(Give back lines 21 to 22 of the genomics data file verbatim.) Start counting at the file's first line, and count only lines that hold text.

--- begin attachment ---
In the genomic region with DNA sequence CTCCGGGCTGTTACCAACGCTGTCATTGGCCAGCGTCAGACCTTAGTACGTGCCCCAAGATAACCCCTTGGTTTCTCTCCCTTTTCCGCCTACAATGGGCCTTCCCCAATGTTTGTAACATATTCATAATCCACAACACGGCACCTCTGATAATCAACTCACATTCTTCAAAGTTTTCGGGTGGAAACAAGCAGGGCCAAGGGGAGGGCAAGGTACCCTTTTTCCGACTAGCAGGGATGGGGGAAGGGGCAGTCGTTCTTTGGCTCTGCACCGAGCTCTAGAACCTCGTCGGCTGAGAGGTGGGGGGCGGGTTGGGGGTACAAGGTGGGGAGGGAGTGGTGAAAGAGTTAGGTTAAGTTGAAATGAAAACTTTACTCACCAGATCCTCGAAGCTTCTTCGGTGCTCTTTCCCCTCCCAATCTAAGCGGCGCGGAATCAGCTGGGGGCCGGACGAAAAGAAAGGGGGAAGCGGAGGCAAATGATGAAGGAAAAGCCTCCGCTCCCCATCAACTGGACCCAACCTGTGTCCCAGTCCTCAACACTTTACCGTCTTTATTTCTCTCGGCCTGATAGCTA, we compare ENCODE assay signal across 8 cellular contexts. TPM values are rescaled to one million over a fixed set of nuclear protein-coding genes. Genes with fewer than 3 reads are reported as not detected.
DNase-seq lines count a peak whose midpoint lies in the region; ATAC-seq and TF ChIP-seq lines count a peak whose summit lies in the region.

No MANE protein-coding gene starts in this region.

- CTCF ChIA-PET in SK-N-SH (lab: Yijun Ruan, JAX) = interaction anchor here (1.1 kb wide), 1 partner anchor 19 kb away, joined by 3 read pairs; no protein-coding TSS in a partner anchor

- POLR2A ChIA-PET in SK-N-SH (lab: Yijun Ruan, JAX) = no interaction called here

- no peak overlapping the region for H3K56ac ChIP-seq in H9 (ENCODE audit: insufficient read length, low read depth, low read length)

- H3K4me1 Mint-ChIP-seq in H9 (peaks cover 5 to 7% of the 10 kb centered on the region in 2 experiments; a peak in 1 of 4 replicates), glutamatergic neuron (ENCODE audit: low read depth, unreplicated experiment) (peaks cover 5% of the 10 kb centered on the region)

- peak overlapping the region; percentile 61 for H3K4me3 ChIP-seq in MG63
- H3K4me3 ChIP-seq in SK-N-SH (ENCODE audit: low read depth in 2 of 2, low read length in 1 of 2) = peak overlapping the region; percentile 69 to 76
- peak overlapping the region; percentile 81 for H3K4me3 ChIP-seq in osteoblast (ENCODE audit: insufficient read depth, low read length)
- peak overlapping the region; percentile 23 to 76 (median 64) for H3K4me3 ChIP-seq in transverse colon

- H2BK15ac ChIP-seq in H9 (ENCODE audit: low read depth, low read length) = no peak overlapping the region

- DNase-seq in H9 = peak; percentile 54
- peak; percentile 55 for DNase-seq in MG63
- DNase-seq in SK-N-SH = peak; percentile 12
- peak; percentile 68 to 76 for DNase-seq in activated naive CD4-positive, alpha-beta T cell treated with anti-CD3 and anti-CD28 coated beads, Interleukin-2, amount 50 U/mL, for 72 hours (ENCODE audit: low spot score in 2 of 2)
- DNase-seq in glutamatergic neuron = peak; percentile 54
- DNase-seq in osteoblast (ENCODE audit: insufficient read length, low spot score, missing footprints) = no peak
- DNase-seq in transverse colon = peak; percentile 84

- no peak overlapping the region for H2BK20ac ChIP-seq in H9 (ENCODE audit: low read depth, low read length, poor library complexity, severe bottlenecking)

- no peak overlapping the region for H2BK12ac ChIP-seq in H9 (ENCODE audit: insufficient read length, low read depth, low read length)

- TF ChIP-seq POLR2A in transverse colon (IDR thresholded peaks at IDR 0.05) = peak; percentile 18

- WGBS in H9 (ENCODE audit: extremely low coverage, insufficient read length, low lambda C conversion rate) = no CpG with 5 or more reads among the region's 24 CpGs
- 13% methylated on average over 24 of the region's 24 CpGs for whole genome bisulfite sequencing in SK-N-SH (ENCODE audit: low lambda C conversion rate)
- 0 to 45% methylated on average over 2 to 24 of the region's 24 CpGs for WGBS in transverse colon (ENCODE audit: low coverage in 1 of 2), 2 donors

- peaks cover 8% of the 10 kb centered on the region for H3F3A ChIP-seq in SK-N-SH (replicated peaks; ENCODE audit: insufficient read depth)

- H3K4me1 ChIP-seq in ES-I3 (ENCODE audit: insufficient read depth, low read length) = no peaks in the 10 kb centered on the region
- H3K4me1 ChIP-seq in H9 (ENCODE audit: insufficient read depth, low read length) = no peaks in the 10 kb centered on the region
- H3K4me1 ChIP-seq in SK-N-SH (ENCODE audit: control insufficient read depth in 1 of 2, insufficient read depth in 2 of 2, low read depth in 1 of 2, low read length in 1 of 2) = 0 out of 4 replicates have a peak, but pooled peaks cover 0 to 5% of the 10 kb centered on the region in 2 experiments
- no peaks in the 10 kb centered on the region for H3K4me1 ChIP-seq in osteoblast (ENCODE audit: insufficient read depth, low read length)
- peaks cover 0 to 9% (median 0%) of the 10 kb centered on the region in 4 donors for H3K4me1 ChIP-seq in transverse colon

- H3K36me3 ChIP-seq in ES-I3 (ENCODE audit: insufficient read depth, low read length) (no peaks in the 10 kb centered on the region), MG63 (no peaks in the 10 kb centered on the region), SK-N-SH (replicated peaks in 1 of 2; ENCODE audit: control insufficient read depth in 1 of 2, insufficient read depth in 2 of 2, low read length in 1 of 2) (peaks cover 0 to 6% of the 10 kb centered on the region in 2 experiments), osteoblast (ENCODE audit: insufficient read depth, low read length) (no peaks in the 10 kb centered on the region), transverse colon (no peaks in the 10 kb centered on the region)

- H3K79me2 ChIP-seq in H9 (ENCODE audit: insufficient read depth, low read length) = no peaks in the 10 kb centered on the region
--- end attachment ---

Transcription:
- no peak overlapping the region for H2BK12ac ChIP-seq in H9 (ENCODE audit: insufficient read length, low read depth, low read length)

- TF ChIP-seq POLR2A in transverse colon (IDR thresholded peaks at IDR 0.05) = peak; percentile 18